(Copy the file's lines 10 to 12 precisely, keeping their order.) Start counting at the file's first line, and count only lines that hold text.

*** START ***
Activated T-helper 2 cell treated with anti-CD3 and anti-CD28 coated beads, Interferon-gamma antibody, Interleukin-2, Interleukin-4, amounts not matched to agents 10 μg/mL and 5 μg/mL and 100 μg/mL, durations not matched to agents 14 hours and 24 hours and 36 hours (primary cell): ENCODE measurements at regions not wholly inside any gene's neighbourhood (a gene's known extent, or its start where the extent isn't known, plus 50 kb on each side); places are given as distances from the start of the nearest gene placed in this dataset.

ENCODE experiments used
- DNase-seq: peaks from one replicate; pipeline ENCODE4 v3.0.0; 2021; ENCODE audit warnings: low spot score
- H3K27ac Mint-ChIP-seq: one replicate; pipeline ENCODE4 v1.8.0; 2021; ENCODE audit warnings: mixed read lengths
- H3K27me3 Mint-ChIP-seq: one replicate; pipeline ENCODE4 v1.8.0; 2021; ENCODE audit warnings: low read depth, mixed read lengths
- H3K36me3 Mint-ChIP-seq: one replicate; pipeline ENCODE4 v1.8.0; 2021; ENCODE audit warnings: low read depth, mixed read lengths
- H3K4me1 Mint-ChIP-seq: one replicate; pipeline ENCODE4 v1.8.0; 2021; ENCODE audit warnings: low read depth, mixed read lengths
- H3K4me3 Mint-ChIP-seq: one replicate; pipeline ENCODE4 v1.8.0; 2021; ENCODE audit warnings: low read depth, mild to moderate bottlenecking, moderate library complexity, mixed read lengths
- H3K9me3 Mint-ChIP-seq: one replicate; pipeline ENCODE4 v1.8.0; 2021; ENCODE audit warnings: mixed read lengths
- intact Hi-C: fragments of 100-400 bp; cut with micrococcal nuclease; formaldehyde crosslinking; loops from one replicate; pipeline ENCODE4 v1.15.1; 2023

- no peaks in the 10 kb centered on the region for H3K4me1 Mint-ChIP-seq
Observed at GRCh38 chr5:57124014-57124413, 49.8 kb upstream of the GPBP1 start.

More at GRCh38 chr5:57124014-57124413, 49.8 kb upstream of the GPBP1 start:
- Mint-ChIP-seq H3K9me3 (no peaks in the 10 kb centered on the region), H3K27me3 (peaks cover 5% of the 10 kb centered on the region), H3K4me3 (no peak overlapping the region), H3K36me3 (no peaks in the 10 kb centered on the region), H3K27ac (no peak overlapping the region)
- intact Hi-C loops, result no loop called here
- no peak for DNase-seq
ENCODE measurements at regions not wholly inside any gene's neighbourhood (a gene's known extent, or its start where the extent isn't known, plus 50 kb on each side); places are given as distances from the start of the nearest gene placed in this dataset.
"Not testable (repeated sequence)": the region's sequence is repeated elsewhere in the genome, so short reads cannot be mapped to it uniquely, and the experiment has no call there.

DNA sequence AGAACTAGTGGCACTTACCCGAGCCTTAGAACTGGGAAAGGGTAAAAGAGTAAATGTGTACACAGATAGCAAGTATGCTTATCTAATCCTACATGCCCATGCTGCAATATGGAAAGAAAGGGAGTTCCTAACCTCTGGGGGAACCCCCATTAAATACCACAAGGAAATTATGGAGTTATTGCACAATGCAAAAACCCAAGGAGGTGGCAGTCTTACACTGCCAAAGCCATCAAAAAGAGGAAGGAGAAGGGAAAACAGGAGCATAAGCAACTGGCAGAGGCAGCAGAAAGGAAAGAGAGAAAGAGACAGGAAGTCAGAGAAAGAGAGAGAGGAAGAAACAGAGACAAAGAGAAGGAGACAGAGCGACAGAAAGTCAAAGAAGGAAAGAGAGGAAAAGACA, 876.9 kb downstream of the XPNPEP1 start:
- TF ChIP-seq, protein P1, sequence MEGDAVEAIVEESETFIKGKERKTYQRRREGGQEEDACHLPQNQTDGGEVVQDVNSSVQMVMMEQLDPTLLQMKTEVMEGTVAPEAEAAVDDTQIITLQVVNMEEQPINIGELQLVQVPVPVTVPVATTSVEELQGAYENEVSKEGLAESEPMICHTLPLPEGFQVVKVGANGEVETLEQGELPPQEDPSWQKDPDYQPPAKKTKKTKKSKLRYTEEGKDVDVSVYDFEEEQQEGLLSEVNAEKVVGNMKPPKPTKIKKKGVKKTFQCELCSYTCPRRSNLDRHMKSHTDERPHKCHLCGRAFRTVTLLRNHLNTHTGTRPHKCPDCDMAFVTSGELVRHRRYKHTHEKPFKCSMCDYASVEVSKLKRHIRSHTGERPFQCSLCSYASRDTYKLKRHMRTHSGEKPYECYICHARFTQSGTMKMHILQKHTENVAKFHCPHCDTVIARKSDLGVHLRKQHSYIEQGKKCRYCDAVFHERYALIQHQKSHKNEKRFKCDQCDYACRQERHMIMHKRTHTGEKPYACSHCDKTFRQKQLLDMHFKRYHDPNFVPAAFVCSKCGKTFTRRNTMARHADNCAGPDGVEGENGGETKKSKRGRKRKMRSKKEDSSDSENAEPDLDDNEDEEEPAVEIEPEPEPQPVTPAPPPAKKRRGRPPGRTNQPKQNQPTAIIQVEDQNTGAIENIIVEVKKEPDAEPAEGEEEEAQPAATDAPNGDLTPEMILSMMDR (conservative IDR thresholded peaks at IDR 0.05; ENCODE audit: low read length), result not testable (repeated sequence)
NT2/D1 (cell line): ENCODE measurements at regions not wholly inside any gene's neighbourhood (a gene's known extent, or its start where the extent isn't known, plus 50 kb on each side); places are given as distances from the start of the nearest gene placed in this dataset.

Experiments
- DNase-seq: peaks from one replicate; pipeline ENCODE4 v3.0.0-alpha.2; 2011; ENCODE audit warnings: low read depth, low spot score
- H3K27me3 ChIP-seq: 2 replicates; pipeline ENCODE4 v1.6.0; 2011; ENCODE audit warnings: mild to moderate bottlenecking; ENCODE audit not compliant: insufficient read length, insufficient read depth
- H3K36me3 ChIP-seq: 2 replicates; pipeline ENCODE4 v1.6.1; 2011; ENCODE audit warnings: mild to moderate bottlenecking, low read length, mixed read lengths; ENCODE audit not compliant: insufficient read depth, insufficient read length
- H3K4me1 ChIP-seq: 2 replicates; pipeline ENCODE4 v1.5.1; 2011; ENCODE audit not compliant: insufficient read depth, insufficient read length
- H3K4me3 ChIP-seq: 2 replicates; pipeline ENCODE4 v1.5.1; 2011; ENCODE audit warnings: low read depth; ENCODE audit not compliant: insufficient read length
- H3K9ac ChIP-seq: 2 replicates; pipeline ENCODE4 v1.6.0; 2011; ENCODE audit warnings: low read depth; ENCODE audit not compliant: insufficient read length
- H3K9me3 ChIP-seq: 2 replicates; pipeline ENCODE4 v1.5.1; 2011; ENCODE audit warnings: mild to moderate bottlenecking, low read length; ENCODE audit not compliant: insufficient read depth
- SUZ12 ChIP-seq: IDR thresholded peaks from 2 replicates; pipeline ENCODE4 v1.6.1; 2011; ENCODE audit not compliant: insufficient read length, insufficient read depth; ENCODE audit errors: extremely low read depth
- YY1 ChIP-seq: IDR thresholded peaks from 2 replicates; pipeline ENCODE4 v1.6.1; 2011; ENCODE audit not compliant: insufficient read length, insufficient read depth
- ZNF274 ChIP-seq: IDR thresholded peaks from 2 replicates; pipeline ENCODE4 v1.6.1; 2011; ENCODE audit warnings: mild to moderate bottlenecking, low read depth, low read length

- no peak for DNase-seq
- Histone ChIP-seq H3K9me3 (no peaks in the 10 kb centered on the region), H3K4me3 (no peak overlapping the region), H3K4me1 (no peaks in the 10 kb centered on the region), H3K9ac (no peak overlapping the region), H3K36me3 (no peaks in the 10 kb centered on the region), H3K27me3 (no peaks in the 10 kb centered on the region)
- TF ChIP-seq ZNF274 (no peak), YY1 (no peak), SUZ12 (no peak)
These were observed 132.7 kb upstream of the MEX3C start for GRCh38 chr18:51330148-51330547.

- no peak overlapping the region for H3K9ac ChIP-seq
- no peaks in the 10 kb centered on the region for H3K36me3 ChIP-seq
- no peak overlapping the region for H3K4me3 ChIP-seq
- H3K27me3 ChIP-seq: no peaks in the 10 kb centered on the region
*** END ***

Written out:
- intact Hi-C: fragments of 100-400 bp; cut with micrococcal nuclease; formaldehyde crosslinking; loops from one replicate; pipeline ENCODE4 v1.15.1; 2023

- no peaks in the 10 kb centered on the region for H3K4me1 Mint-ChIP-seq
Observed at GRCh38 chr5:57124014-57124413, 49.8 kb upstream of the GPBP1 start.